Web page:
Editorial Board, January to May 2013
- Scott Stanford, general manager
- Brent Boyer, editor
- Tom Ross, reporter
- Randy Rudasics, community representative
- John Centner, community representative
Contact the editorial board at 970-871-4221 or editor@SteamboatToday.com. Would you like to be a member of the board? Fill out a letter of interest now.
With another ski season in the books, it’s appropriate to stop and thank the personnel at Steamboat Ski and Resort Corp. for a job well done in this the 50th anniversary season.
Whatever challenges come with each winter, the team at Ski Corp. always has demonstrated a resiliency in handling whatever comes its way. After an immensely challenging 2011-12 season, in which snowfall barely topped 200 inches, the ski area received 338 inches of snow this season, the 13th snowiest winter in 34 years of recording snowfall totals. It seems that every time a good snowstorm was needed, the snow gods delivered. It’s a pattern that has continued even after the mountain closed.
But snowfall alone is never enough. Ski area success — and by extension the success of the rest of the community — is dictated by the courtesy and hospitality of the people who work at the resort. Visitors continue to score Steamboat high on friendliness and hospitality, and those traits — as much as snowfall — are what bring guests back.
Another key factor in the guest experience are the facilities. The public and private investment in the base of the ski area in recent years has been critical to keeping Steamboat among the top ski resorts in North America. The public promenade, the gondola from Wildhorse Meadows and the addition of major complexes like One Steamboat Place and Edgemont significantly have enhanced the experience of visiting Steamboat.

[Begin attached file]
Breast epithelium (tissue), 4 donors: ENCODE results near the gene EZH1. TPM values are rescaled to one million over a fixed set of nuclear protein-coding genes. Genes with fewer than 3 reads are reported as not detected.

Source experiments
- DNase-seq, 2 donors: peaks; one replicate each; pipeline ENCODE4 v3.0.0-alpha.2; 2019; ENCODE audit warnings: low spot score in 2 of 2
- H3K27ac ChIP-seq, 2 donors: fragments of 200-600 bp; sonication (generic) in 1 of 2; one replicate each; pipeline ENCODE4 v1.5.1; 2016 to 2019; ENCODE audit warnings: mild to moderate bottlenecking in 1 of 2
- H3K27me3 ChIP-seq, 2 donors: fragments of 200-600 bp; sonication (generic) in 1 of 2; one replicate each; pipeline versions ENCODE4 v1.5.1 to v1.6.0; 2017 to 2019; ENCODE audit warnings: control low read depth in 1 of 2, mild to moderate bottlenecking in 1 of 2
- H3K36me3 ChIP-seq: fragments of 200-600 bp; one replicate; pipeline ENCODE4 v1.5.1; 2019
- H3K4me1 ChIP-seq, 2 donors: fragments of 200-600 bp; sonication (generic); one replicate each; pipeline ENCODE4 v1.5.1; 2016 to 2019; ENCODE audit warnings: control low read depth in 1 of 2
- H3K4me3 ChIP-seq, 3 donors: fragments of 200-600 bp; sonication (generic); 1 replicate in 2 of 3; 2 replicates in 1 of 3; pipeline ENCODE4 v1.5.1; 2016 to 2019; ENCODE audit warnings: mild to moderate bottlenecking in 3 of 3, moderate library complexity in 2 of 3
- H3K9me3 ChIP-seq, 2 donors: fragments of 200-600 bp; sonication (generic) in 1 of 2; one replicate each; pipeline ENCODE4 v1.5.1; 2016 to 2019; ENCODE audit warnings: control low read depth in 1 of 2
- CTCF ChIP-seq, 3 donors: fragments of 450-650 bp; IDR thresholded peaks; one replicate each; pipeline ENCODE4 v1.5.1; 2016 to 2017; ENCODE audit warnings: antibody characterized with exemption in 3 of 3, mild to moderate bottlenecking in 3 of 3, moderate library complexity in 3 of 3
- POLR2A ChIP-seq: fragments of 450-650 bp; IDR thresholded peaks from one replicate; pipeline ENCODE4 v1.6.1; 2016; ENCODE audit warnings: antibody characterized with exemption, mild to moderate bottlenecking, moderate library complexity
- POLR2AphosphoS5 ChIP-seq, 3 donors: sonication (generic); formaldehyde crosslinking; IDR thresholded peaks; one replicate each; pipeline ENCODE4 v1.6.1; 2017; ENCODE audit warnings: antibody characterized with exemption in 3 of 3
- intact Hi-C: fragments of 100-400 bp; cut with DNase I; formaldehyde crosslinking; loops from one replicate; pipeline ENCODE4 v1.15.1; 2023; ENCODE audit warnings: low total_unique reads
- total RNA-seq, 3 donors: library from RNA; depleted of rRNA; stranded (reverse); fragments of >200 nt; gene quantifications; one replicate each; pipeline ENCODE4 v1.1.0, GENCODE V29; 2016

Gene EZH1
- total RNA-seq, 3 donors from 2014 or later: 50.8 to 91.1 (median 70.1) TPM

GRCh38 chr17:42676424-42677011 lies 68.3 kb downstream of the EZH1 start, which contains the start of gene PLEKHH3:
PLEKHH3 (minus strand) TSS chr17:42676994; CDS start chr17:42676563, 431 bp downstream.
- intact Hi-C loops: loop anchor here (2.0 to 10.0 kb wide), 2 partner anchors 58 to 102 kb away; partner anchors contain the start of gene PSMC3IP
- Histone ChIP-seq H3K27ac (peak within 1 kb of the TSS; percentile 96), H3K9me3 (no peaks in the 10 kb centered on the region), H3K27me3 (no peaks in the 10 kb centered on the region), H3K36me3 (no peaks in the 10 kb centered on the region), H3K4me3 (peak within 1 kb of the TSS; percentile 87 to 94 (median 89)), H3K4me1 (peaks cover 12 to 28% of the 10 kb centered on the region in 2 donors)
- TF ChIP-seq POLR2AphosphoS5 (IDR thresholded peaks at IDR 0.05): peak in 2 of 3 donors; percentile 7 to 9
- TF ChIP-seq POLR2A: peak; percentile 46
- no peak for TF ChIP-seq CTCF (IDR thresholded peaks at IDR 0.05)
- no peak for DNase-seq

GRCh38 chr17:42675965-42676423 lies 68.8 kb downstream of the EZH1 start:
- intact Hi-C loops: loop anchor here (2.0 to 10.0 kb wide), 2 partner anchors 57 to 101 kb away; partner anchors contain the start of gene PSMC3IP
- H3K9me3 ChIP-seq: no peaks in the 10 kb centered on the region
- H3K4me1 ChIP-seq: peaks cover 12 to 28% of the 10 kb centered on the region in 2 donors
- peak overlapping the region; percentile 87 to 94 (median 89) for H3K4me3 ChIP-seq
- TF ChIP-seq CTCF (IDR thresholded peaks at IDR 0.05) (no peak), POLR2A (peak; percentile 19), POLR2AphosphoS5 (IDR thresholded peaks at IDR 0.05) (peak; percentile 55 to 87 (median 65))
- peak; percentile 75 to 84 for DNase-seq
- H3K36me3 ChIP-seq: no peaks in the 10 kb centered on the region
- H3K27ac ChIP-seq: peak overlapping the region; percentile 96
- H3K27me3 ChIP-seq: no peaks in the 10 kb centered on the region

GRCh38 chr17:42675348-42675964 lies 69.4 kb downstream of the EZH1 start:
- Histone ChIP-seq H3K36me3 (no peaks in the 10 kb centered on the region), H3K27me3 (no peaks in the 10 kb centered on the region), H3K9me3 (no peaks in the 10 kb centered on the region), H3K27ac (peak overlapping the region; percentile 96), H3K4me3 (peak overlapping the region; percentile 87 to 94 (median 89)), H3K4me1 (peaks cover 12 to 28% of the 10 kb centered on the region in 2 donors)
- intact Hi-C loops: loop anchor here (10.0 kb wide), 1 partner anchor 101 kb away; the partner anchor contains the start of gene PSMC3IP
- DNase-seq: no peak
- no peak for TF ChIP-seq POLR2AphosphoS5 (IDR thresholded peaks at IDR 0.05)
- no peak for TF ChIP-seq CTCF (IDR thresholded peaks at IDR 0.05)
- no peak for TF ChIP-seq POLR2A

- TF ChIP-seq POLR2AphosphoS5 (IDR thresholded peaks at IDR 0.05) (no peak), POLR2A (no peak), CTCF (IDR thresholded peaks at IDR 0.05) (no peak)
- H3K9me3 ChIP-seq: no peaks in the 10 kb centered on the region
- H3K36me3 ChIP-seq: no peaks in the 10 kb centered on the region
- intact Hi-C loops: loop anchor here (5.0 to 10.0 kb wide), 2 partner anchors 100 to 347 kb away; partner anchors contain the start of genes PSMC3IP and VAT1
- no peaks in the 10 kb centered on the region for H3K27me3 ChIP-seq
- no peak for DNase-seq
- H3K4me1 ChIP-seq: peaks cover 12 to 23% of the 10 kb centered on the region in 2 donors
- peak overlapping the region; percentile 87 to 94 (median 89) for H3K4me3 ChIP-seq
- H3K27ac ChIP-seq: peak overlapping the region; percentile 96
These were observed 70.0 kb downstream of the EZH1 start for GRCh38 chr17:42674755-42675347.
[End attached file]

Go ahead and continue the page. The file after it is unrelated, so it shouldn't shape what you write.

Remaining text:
We hope that ski area and city officials keep that perspective in mind as they discuss future projects to be funded by the tax incremental financing in place at the base of the ski area. The brewing dispute between the members of the Urban Renewal Authority Advisory Committee and the city, which flared some at last week’s Steamboat Springs City Council meeting, serves no one’s interest.
We’d be remiss if we didn’t note how exciting it is to see construction start on the new Four Points Lodge. The new $5 million, 13,000-square-foot lodge will sit 9,700 feet above sea level and have room for 200 diners. The lodge is expected to open by Christmas.
The new facility will be a far cry from the now demolished hut, which offered little in the way of comfort for guests. The new lodge is exactly the kind of on mountain amenity that can enhance the guest experience and bring visitors back to the mountain.
The 50th season of Steamboat Ski Area is in the books, and by objective measurements of everything ranging from snowfall to retail sales, it was a success. For that, we can thank everyone who works in and around the resort.